AS THE giddy prices achieved at the recent auctions in Hong Kong confirmed, the right price for anything is what someone’s willing to pay for it. With premia to market averaging around 60 per cent on over £10m of widely available stock, it speaks more of the bidders’ zeal than of the market reality.

But looking at the fine wine market more broadly, as prices continue to canter up and the investment play becomes ever more pivotal, then price transparency and settlement certainty grows in importance.

I take the view that market professionals, as for financial services, should be able to look after themselves. By contrast, private clients need some protection.

Don’t get me wrong, I’m not calling for the Financial Services Authority (FSA) to ride into town but I do think the leading players in the sector need to up their game. Even a cursory glance at the weekend papers reveals a small army of wine investment companies looking to service the private investor.

While I welcome new market entrants, I have reservations about the promises made and, above all, some of the prices charged are rarely seen outside of Knightsbridge or the auction houses of Hong Kong.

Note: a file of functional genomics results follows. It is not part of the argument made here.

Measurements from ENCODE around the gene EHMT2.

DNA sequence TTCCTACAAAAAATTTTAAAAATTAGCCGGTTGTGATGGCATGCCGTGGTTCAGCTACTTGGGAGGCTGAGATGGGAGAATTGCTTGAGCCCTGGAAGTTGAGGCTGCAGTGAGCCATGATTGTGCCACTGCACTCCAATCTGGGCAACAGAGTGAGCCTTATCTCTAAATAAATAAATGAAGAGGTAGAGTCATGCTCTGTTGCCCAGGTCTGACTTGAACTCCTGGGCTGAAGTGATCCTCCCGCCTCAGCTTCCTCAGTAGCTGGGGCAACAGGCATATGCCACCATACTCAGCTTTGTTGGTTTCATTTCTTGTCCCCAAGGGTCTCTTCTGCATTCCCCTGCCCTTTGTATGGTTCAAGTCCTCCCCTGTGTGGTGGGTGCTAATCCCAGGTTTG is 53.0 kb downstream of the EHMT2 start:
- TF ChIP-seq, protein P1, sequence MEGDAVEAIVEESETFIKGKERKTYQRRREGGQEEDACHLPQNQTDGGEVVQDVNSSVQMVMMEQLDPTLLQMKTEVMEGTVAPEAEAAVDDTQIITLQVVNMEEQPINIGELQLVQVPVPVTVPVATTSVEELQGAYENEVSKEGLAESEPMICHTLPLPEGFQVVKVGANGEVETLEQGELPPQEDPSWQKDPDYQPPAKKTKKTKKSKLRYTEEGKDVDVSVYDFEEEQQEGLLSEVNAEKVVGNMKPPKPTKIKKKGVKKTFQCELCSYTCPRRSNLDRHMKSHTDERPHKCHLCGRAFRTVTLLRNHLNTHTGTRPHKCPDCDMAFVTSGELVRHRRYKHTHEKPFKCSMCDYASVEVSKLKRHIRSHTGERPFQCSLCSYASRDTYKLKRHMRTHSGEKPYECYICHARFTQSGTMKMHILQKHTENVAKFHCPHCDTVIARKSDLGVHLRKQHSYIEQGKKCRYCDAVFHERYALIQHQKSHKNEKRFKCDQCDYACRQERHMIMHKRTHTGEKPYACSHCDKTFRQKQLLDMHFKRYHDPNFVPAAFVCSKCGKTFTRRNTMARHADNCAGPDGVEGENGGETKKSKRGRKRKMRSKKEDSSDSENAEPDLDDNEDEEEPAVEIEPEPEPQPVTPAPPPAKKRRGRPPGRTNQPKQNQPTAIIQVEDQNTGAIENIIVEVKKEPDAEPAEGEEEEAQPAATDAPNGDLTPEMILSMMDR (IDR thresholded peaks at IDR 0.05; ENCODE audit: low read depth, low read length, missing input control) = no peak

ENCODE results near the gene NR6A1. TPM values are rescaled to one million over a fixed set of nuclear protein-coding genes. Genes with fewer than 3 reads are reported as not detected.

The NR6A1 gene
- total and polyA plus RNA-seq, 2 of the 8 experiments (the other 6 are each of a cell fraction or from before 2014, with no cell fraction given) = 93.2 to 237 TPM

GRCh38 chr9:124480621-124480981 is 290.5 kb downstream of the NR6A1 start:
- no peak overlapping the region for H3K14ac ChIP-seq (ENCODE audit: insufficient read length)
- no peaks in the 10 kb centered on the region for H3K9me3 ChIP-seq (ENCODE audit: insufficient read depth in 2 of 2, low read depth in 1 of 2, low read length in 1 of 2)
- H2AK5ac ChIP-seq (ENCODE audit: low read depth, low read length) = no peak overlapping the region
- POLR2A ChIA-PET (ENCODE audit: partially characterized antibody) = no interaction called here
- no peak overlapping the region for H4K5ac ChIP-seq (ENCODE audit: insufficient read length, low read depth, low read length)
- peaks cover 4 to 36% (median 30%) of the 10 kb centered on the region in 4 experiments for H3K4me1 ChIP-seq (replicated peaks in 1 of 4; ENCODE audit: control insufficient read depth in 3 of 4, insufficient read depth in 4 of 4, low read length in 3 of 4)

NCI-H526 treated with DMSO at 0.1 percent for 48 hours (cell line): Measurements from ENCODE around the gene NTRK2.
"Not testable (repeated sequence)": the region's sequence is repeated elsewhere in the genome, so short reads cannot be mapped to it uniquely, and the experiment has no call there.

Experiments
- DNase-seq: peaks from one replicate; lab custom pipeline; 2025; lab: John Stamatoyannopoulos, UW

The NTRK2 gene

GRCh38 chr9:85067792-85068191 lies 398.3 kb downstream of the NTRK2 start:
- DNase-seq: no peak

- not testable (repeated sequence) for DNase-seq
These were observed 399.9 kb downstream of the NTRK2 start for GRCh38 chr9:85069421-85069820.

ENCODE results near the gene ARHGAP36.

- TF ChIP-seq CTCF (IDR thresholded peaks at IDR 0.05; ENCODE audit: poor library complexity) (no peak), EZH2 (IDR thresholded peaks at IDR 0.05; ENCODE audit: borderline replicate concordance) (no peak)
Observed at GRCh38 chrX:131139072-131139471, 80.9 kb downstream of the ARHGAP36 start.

Caveat emptor for sure, but the market ought to be able to provide sufficient price transparency such that the credibility of the activity is protected.

The price search websites are a good starting point but they are of limited use in a fast-moving market.

Elsewhere, the trade platforms are also useful but they tend to exclude non-trade participants and they have really weak coverage across even the most mainstream of wines.

Our own LiveTrade screen, which gives real-time bid-offers across all of the top investment wines, has grown rapidly over the past couple of years.

It is now regarded as a part of the

market’s infrastructure. There is growing evidence of a clear demand for a market-making role in this notoriously fractured market.

The next steps will be to improve the reliability and visibility of trade in en primeur (non-physical) wines and make moves towards dematerialised settlement.

This is hardly cutting-edge innovation but the kind of measures that will build flexibility and certainty.

All these efforts towards transparency might sound like turkeys voting for Christmas but I’m firmly of the opinion that the more we improve the reliability and the cost of fine wine trading, the more activity and liquidity can grow.

There are exciting times ahead for the wine market and we have to make sure that all parties have the right tools to take advantage of them.